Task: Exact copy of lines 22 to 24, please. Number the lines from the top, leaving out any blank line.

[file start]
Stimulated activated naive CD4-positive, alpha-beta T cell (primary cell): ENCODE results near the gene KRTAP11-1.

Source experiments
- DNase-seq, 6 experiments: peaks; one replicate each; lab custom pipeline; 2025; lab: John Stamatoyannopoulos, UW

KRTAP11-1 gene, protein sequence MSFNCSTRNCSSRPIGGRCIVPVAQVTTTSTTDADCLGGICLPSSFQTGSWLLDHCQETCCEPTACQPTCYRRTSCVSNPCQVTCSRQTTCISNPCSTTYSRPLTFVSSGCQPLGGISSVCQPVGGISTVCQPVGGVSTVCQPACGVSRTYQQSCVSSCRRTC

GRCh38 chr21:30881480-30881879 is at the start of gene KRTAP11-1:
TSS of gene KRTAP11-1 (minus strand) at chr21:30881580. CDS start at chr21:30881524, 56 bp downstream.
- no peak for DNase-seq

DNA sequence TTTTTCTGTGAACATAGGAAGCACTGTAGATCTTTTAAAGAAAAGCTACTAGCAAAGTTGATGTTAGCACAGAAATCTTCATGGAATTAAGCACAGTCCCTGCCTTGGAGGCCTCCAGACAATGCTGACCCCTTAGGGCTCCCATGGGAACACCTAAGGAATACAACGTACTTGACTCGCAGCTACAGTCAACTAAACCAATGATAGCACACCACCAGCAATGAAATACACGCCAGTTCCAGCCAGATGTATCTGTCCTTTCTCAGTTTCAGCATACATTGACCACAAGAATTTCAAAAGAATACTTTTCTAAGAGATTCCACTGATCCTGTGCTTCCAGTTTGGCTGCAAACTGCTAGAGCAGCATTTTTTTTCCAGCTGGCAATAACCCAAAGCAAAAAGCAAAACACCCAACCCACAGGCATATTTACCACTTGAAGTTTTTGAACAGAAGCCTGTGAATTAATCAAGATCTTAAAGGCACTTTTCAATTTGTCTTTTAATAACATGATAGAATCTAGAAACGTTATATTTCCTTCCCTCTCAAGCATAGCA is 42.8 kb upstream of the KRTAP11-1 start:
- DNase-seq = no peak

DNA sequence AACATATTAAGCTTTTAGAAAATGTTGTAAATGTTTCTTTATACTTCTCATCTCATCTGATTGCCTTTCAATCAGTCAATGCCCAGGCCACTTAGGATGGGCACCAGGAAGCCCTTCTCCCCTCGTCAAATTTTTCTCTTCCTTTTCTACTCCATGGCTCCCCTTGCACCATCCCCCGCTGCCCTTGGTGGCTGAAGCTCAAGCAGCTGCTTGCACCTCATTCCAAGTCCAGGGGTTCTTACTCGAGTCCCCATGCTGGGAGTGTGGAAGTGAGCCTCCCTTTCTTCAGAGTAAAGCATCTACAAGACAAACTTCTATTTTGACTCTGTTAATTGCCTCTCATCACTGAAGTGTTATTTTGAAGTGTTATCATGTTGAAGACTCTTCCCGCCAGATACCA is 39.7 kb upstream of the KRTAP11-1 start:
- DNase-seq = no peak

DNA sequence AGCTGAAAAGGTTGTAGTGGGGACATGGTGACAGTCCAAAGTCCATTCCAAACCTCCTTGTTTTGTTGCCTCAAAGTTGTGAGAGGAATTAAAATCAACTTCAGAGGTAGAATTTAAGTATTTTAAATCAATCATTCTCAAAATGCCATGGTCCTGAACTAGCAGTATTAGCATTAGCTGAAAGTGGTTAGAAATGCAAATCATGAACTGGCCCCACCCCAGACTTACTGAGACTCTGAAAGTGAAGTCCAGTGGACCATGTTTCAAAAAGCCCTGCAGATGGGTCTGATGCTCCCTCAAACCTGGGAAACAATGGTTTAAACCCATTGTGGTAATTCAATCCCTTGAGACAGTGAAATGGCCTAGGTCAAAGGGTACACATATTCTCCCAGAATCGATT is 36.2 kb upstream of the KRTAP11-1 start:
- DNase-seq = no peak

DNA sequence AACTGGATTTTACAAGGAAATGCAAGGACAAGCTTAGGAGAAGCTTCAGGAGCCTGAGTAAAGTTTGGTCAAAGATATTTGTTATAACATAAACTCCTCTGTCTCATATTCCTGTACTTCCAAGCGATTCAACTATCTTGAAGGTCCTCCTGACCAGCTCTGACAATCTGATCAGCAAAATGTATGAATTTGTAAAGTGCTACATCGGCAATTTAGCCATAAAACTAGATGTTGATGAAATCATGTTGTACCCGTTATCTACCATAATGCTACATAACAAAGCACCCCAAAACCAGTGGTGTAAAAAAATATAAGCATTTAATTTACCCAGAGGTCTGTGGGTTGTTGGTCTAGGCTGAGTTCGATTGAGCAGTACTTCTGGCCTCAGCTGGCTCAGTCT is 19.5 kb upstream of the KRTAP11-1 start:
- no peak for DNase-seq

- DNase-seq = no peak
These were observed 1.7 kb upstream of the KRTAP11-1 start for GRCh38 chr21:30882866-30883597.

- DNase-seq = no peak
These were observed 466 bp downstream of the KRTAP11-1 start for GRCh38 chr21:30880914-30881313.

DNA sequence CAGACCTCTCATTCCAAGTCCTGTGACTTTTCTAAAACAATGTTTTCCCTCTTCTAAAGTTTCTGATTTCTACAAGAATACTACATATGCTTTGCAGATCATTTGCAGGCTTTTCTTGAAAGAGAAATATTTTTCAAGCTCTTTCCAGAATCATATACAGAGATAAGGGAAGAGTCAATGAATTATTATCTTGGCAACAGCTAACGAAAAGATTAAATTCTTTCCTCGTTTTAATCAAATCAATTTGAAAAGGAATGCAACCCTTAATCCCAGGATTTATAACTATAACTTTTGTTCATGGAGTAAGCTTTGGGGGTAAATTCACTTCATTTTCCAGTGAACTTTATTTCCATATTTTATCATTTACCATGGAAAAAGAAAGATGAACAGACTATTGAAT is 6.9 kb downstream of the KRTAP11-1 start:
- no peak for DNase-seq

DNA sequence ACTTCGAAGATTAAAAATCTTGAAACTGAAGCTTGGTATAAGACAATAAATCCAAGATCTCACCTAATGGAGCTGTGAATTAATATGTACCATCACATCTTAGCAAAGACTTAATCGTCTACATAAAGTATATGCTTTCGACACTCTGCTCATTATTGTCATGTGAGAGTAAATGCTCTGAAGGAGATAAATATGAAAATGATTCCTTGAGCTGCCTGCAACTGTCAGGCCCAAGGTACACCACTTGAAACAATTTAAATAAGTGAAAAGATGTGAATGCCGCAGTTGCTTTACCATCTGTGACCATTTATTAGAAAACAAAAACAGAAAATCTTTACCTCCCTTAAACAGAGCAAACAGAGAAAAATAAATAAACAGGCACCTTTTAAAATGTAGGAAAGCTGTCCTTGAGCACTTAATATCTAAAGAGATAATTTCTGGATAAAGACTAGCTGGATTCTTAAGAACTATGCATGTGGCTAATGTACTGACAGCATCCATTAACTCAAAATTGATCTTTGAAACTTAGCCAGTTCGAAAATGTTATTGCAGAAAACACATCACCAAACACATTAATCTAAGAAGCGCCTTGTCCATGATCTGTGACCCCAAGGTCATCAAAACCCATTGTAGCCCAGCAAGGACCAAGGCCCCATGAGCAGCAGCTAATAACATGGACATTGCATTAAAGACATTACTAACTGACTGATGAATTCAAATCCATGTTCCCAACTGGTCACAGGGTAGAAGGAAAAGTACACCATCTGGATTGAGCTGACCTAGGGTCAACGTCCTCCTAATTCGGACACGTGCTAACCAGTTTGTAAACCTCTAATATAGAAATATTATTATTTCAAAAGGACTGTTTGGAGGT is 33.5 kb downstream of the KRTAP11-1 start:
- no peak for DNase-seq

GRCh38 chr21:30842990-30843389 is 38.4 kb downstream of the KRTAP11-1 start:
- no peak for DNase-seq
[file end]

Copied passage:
DNA sequence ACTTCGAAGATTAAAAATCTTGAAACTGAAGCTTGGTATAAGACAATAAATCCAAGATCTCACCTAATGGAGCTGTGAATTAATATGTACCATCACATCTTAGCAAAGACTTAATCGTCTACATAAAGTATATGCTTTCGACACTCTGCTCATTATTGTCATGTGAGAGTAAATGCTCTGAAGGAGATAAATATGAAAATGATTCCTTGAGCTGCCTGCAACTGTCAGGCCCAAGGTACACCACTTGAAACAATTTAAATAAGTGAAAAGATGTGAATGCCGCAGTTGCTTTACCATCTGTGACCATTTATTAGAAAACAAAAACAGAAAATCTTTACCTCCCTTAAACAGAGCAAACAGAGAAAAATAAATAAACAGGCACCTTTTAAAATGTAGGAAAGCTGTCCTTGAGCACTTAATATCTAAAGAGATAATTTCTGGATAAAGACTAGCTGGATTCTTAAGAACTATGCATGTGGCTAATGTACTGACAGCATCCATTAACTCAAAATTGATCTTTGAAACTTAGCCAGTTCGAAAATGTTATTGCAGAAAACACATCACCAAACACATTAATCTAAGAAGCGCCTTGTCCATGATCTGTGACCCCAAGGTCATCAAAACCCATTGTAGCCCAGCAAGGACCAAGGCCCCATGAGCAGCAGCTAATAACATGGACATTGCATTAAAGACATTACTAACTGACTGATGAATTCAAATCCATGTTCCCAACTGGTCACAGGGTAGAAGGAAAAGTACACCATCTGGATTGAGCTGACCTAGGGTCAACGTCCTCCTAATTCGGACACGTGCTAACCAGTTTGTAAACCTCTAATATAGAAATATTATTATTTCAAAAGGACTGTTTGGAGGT is 33.5 kb downstream of the KRTAP11-1 start:
- no peak for DNase-seq

GRCh38 chr21:30842990-30843389 is 38.4 kb downstream of the KRTAP11-1 start: